Recently, a friend from Indonesia visited me in Nairobi. He is one of the world’s leading experts on social development and a long-term Jakarta resident. One of his observations stuck in my mind: “Kenya is just like Indonesia 10 years ago”, he said.
Comparing Kenya with Indonesia is counterintuitive – except perhaps when it comes to traffic jams – because of the many differences between the two countries.
Indonesia is the world largest island state with more than 17,000 islands and a demographic heavyweight with 240 million people (six times more than Kenya).
It is also 85 percent Muslim, while Kenya is about 85 percent Christian. Indonesia has massive natural resources – coal and gas (and some oil) – that it exports to other Asian countries, especially China, while Kenya’s economy is fuelled by a strong service sector.
There are many more reasons to challenge a comparison between these two countries but when one digs below the surface, there are also some similarities.
Economically my friend was spot on: in GDP per capita terms, Kenya is roughly at the level of Indonesia a decade ago (about US$800 per capita).
Today Indonesia is far ahead, but I don’t see any reason why Kenya couldn’t follow suit. Indeed, Indonesia is a good benchmark case for Kenya because it was never a “star reformer,” but instead a consistently strong performer.
Both countries experienced major social, political and economic upheavals, which were also historical turning points.
Indonesia’s defining moment was the massive East Asian crisis in 1997/1998, followed by the transition to a new government.
In Kenya, the shock came in 2007/2008 in the wake of disputed elections. In response to social and political grievances, Indonesia introduced radical decentralization of government in 2001, 10 years or so before Kenya also opted to embrace devolution.
Indonesia saw improvements in governance, but not at once and not across the board. Doing business there remains difficult and reforms have been progressing unevenly. Yet it kept on growing substantially in a short period of time.
It is now an emerging Middle-Income economy with an average per-capita income of US$ 3,500 (see figure). True, this is partly reflecting an exchange rate effect (a stronger Rupiah translating into a higher GDP in dollar terms) but once Kenya starts its export engine the same would apply.
Even if Indonesia is not “best practice” according to textbook economics – and in fact precisely because it isn’t – it strikes me as a very good fit for thinking about Kenya’s prospects.
Over the last decade, Indonesia has been dealing with many institutional challenges, some of them similar to Kenya’s today. Like Kenya, it had a critical mass of reformers eager to advance the country but challenged by supporters of the status quo.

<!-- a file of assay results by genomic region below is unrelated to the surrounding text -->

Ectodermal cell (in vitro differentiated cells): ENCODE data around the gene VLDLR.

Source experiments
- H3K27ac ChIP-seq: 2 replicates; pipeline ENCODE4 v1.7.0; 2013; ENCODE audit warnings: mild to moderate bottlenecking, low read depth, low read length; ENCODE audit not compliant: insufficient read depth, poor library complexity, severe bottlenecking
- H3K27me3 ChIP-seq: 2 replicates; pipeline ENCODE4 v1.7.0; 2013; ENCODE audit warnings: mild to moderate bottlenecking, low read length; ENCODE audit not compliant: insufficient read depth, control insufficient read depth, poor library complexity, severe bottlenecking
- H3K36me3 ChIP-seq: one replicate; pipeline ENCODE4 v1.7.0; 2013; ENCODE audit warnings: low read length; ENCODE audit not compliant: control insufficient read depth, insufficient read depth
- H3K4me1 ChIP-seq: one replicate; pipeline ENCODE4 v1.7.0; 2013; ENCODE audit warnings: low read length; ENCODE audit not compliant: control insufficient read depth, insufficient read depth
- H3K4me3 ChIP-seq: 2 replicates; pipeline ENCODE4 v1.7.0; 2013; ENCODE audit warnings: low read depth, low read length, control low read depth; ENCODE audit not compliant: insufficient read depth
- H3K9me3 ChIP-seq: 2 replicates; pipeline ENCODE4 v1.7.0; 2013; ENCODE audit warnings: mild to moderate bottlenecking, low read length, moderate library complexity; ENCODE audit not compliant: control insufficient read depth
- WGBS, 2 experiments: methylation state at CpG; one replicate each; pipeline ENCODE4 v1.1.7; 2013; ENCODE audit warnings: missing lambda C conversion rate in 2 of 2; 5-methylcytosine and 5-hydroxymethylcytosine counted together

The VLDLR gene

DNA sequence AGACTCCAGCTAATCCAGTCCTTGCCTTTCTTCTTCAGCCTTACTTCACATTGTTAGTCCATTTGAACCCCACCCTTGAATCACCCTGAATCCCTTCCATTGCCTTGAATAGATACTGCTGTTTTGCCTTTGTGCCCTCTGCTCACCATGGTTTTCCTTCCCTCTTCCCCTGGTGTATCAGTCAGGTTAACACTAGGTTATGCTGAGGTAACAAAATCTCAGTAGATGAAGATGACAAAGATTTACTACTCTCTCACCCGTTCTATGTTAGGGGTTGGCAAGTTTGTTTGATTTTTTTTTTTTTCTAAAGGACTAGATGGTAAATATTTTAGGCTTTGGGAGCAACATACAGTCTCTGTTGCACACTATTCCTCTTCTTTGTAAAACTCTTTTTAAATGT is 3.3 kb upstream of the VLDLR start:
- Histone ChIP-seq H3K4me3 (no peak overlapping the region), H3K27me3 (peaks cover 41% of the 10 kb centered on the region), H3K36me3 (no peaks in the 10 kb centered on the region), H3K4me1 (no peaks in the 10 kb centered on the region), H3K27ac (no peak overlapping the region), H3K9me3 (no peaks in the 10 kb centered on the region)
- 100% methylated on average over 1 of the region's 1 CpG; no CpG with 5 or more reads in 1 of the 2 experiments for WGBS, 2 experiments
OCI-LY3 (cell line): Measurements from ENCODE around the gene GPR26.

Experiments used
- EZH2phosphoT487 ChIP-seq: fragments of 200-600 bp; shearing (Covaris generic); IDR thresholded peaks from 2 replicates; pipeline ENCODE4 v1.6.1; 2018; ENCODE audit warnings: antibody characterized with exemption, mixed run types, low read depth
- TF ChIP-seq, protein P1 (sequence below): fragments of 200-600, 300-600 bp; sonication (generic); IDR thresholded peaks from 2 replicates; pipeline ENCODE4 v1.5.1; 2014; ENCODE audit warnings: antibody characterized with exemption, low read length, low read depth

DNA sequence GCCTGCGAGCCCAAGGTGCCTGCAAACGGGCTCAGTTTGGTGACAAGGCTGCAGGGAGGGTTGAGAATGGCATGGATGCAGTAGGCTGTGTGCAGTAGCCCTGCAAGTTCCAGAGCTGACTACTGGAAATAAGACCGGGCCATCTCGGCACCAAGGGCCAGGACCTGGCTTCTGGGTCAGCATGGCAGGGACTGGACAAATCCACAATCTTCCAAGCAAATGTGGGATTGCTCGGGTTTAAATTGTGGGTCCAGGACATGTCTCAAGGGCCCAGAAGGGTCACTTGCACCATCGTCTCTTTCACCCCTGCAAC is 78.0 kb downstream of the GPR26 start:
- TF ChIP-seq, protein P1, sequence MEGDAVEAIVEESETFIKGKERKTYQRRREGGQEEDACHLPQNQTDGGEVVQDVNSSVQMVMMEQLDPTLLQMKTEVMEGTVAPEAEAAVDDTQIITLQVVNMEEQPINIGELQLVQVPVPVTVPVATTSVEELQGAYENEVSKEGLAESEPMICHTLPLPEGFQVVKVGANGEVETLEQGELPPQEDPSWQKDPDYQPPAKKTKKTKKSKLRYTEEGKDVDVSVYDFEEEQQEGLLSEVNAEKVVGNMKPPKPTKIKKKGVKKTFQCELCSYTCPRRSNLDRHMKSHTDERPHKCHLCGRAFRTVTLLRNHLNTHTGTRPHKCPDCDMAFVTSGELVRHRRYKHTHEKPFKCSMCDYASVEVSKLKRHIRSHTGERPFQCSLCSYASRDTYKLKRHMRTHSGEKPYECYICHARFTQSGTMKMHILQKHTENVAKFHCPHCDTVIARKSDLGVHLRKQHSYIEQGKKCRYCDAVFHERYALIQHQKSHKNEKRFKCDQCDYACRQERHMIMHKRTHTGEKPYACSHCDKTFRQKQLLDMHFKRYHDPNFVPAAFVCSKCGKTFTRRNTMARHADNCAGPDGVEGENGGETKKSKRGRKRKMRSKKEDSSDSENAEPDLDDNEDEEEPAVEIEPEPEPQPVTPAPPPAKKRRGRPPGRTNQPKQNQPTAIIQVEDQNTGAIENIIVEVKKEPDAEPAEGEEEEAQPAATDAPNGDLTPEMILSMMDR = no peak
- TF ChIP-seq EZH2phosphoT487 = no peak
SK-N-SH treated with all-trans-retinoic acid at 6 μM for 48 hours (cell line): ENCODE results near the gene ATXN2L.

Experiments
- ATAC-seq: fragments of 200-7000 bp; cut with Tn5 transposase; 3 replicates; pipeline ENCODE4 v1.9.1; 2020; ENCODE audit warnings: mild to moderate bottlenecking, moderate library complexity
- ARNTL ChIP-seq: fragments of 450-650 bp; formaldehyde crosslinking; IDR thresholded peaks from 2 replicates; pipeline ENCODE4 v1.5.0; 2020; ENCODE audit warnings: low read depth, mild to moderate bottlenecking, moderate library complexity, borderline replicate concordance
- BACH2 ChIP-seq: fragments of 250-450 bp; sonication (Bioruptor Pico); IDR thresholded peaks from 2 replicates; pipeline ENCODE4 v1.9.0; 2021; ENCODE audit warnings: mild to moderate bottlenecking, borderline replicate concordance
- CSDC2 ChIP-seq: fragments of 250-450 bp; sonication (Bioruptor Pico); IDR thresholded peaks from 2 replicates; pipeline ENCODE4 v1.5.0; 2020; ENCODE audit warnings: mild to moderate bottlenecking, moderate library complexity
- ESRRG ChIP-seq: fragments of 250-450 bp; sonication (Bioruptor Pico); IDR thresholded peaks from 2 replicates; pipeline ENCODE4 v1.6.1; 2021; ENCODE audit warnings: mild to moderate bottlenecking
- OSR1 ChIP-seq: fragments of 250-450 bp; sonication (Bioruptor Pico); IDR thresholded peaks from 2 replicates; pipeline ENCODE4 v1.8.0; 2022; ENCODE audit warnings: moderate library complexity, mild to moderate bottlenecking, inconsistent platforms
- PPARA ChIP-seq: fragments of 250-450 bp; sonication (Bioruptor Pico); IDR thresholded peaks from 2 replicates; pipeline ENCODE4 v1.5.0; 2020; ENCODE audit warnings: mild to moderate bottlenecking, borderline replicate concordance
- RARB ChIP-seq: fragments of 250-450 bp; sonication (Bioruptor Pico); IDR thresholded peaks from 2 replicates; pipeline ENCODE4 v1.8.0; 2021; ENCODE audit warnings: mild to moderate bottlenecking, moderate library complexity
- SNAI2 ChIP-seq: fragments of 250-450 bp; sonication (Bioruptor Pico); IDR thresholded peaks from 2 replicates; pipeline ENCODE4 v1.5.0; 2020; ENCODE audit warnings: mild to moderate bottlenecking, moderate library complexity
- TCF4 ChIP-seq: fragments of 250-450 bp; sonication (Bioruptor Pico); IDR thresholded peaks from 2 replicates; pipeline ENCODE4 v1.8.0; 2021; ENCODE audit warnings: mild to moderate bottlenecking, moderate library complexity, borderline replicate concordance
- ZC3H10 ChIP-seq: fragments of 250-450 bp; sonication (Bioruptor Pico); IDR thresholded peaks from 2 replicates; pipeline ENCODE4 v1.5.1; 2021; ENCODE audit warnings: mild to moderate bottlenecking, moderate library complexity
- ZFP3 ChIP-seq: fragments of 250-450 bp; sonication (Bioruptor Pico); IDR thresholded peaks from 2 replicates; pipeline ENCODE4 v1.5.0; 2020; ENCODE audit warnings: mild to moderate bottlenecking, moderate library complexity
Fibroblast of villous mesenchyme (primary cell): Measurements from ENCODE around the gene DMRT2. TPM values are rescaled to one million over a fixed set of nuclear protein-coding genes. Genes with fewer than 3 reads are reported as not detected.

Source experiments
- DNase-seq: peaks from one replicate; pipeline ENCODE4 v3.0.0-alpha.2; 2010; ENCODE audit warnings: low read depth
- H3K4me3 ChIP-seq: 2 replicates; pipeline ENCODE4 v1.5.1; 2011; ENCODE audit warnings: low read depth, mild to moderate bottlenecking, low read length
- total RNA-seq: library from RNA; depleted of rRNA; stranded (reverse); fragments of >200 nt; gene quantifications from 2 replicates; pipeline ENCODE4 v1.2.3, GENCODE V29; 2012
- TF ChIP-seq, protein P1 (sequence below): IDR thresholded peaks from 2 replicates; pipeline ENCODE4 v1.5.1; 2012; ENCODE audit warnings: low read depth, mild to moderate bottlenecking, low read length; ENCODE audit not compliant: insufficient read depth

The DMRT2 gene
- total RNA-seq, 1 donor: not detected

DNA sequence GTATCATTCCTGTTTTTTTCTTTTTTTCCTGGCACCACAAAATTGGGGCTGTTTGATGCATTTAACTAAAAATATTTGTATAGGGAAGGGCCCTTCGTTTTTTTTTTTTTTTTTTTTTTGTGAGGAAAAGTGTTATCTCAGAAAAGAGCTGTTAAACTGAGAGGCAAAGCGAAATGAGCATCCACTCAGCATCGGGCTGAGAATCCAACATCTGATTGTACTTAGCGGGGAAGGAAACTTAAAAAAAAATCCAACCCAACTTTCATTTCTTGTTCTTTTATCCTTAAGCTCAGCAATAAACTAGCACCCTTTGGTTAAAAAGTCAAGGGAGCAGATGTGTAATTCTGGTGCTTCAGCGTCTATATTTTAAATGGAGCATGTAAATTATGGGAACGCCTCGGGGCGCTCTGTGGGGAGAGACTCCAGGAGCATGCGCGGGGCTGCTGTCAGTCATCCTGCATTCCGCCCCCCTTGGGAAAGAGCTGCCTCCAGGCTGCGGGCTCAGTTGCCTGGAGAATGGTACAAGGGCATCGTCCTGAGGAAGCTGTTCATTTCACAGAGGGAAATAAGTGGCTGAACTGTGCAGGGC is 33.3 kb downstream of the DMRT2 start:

Like in Kenya a vibrant and innovative private sector emerged and with it, a middle class which increasingly used the democratic space provided by new technologies and an open media.
How did Indonesia engineer a successful decade of economic development despite average performance on the reform front? It did three essential things which Kenya should consider to embark on the emerging economy path:
1. Stability. After the fall of Suharto in 1998 and the turbulence that followed, Indonesia entered a phase of socio-political and economic instability; yet it emerged as a relatively stable democracy. It has held three elections (1999, 2004, 2009) which were all peaceful and where the losers accepted defeat (even though in 1999 complex coalition politics in parliament led to the emergence of a surprise President,Abdulrahman Wahid).
2. Strategic reforms in public financial management, including customs. WhenSri Mulyani Indrawati took over as Minister of Finance in 2005, she was determined to reduce corruption and improve the Public Financial Management system, including customs. With sound macroeconomic management and determined action to reduce fuel subsidies, she gained the space to advance more ambitious reforms to help spend the people’s money well.
3. Successful crisis management. Like Kenya, Indonesia has been hit by a number of domestic and external shocks. But it leveraged these crises to put in place one of the Asia’s most ambitious social protection programs and coupled it with the world’s largest village empowerment initiative (covering more than 70,000 villages). These programs provided an important buffer for the poor during economic crises. They also opened new avenues to tackle corruption, as the funds were directly transferred to local communities and individuals, and short-circuited the chain of officials through which funds were channeled in the past.
The story of Indonesia’s development over the last decade is a positive one. Per-capita incomes increased and millions of Indonesians were lifted out of poverty. The country’s reform track-record was mixed: it was not a great success but neither was it a spectacular failure. Indonesia is now one of the world’s main emerging economies because it managed to get a few ‘basic’ things right: it remained politically stable, made progress in some strategic governance areas, and leveraged integration with Asia’s growth engines, riding on the wave of globalization. Can Kenya replicate the Indonesian experience? It has all the assets to do so.
Wolfgang Fengler is the World Bank’s Lead Economist in the Nairobi office of the World Bank where he covers Kenya, Rwanda, Eritrea, and Somalia.
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